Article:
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Methods Mol Biol. 2018;1782:249-265. doi: 10.1007/978-1-4939-7831-1_14.

Computational Modeling of Mitochondrial Function from a Systems Biology Perspective.

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National Institute on Aging, National Institutes of Health, Baltimore, MD, USA.
National Institute on Aging, National Institutes of Health, Baltimore, MD, USA.


The advent of "big data" in biology (e.g., genomics, proteomics, metabolomics), holding the promise to reveal the nature of the formidable complexity in cellular and organ makeup and function, has highlighted the compelling need for analytical and integrative computational methods to interpret and make sense of the patterns and changes in those complex networks. Computational models need to be built on sound physicochemical mechanistic principles in order to integrate, interpret, and simulate high-throughput experimental data. Energy transduction processes have been traditionally studied with thermodynamic, kinetic, or thermo-kinetic models, with the latter proving superior to understand the control and regulation of mitochondrial energy metabolism and its interactions with cytoplasmic and other cellular compartments. In this work, we survey the methods to be followed to build a computational model of mitochondrial energetics in isolation or integrated into a network of cellular processes. We describe the use of analytical tools such as elementary flux modes, linear optimization of metabolic models, and control analysis, to help refine our grasp of biologically meaningful behaviors and model reliability. The use of these tools should improve the design, building, and interpretation of steady-state behaviors of computational models while assessing validation criteria and paving the way to prediction.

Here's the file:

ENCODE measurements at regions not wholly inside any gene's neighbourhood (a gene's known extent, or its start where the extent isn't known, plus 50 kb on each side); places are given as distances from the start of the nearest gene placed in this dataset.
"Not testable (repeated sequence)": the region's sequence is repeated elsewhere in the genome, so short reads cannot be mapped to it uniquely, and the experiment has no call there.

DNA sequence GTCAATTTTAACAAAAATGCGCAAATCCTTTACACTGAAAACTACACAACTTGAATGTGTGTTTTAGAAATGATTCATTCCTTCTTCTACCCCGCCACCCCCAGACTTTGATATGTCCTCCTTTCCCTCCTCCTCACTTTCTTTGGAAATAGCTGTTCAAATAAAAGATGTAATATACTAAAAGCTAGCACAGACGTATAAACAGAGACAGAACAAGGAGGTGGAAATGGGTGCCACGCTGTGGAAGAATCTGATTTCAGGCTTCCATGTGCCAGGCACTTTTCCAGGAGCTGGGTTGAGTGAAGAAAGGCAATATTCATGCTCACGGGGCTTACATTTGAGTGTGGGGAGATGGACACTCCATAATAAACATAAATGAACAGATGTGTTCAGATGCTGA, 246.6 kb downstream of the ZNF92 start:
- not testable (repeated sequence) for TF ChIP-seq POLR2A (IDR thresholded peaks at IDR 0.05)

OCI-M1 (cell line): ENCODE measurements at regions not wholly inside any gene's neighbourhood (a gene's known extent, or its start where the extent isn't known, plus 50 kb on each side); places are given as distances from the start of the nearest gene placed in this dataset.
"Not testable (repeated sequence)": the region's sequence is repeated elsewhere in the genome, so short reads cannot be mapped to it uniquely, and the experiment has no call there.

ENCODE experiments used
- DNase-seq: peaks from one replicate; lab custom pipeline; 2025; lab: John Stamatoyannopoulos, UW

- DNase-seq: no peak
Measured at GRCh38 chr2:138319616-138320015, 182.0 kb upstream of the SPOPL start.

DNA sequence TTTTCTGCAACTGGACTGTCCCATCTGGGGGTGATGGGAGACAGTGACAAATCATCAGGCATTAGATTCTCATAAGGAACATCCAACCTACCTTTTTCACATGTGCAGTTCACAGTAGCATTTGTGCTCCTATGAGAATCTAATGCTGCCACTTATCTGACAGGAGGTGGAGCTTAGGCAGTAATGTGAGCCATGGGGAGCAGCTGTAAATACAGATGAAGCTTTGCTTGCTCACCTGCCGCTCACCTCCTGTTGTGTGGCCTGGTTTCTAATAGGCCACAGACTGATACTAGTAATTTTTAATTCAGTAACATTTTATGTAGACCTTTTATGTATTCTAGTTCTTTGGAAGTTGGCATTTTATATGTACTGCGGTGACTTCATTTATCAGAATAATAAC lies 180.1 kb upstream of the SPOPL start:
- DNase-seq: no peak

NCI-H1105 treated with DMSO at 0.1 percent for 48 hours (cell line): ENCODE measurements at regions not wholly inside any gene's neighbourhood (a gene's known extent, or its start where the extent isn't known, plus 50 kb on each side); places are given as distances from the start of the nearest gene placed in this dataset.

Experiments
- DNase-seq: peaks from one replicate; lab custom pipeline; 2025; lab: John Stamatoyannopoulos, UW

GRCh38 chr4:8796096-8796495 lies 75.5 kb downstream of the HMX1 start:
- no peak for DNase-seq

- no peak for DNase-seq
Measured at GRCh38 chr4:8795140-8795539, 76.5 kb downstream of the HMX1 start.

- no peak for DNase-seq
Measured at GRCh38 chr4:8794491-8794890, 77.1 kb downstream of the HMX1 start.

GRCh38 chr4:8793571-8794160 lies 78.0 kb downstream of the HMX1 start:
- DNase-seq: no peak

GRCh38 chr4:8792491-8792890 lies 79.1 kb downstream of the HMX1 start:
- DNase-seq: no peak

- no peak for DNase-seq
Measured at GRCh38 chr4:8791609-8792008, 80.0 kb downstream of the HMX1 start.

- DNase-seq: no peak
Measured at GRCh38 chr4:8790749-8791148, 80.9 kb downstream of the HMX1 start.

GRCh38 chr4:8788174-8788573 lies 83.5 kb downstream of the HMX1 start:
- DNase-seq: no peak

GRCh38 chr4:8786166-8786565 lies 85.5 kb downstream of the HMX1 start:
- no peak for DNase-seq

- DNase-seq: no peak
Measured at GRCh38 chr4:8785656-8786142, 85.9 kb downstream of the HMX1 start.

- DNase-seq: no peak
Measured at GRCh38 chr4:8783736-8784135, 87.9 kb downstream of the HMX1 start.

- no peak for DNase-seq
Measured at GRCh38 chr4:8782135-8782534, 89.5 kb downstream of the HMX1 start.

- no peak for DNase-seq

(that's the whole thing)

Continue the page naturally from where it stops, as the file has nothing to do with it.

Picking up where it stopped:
Elementary flux modes; Linear optimization of metabolic models; Metabolic control and dynamic analyses; Mitochondrial energetics; Ordinary differential equations (ODEs)

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